Black Beauty: This is a remake (of a remake of a remake) – no less than 8 movies on the subject – from Disney starring Mackenzie Foy (from Interstellar fame as younger Jessica Chastain) and Iain Glenn (Jorah Mormont of GOT) and finally and surprisingly the voice of Kate Winslet. The previous versions in both TV and screen I have not watched, so I am seeing for the first time. With Disney these days it seems if you can’t come out with original content, recycle or sequel what you already have. Recent examples would include Lion King, Jungle Book, Dumbo, Beauty and the Beast, Lady and the Tramp, and of course Star Wars. The former movies are all computer graphics re-doing of the original cartoon. Scary enough when you list them all – curse you Jon Favreau!! Anyway, a girl loses her parents in a tragic car accident (what is a Disney story without parental death after all?) and she is sent to live with her horse trainer uncle. He works on a ranch where part of what they do is purchase wild mustangs and look to “break them” and resell them. Black Beauty is one such spirited mustang that he is charged with training. The horse is stubborn, and we know this because the horse is voiced by Kate Winslet. It’s a distraction really to have an outwardly thinking horse, I won’t say talking because the lips at least aren’t moving like Mr Ed. How do we really know what the horse is thinking? How does the writer? Unknown to me, but then again it’s a movie so I will ignore the disbelief to see where it all leads. The young girl connects with the horse, and that allows her to respect her Uncle a little bit more. The horse matures but ultimately needs to be sold off, and separated from the young girl – who continues to grow herself. She at some point has a summer away with a very wealthy family with a very large ranch and they jump horses. I hadn’t seen the actress in a while and it was good to see Mormont, but in the end this story didn’t really impact me. I suppose that I am not really the target market for this; young girls and women would be. I think in part I was expecting this to be a remake of National Velvet that starred Elizabeth Taylor in 1944. It is decidedly not that. The movie ends with a cheesey whimper and isn’t really very uplifting. But there are pretty horses. There are young girls showing their independence. This will have a market, but for me I can’t really recommend it.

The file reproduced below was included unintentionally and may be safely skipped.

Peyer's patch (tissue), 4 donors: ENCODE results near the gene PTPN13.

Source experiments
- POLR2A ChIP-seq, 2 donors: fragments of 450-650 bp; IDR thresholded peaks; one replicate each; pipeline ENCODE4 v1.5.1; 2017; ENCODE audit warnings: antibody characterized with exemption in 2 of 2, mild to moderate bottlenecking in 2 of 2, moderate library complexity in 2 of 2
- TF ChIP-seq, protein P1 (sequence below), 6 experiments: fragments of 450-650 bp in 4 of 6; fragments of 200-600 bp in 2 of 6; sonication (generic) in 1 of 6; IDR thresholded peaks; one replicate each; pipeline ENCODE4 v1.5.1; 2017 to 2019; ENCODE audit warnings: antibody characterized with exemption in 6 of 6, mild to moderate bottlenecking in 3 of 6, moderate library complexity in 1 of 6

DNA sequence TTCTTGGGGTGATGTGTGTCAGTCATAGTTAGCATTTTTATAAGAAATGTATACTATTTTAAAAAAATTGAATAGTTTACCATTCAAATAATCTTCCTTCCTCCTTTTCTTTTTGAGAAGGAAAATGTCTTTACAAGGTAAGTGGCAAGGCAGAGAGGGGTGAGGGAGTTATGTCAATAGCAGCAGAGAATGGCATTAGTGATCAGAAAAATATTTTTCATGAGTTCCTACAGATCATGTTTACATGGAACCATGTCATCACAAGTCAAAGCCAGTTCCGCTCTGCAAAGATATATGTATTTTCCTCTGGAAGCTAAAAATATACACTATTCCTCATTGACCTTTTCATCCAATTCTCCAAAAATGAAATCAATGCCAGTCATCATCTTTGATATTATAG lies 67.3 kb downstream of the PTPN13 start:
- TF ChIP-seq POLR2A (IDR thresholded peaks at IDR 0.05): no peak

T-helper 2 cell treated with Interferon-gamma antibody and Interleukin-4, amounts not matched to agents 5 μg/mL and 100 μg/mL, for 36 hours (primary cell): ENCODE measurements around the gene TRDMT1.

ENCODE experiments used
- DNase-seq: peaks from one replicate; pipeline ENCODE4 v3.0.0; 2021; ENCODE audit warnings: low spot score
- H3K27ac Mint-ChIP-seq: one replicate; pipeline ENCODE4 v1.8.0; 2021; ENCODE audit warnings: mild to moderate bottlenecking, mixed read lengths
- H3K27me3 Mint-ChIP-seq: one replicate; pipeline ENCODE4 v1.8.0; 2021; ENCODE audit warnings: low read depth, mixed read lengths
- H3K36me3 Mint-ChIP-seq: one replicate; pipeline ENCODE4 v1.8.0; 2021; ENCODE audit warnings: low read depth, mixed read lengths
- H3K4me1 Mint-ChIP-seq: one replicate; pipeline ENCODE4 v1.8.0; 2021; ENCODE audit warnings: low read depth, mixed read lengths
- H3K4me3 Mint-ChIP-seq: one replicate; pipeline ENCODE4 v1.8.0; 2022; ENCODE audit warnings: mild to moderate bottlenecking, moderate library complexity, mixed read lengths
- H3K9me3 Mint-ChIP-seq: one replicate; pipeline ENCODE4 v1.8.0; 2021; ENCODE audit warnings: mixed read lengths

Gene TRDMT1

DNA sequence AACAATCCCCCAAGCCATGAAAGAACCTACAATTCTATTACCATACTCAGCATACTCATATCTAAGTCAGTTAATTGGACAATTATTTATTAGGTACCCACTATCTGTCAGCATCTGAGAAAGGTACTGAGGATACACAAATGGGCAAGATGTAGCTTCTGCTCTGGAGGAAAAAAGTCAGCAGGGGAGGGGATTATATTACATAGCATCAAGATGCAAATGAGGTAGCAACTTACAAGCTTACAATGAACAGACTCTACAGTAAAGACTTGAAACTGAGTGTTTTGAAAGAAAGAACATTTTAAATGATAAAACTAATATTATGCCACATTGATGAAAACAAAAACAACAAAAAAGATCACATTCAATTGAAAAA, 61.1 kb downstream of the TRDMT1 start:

The Mandalorian, Season 2, Episode 5, story chapter 13 called The Jedi, was I think the best and most interesting episode of this season series, and perhaps through the entire show. It seems that much of Season 2 has been filler stories where the Mandalorian has been taking on sideline stories, helping those who he doesn’t really need to do anything for, but does so to allow there to be something to do. Why he would put his own life at risk for a person he could overcome much more easily isn’t explained. Finally, mercifully, we have him meet up with a character of some skill and ability. Rosario Dawson (yea!!) plays Ahsoka Tanu who is a Jedi. As an aside I really like Dawson and I would like to see her work more. She brings an edge, she has intelligence and character. I liked seeing her here. Her character is from The Clone Wars, the cartoon series that I have not completed, where she is an apprentice and working alongside other Jedi like Annakin Skywalker and Obi Wan Kenobi. Now a full fledged Jedi, she is making an attack on a walled town where a new leader has been oppressing the locals. She is here to help. The Mandalorian impresses the local bad ass, who engages him to try and kill the Jedi for a reward. The story continues. Not only was there Rosario Dawson here, but Michael Biehn from Terminator movie, Kyle Reese. It was good to see him, even more aged than expected. Overall, some quality action. Things happened and the story of the Baby Yoda, now named, gets to inch forward. This wasn’t just action for the sake of action, but it had purpose. I hope that there is more to be seen from Dawson going forward.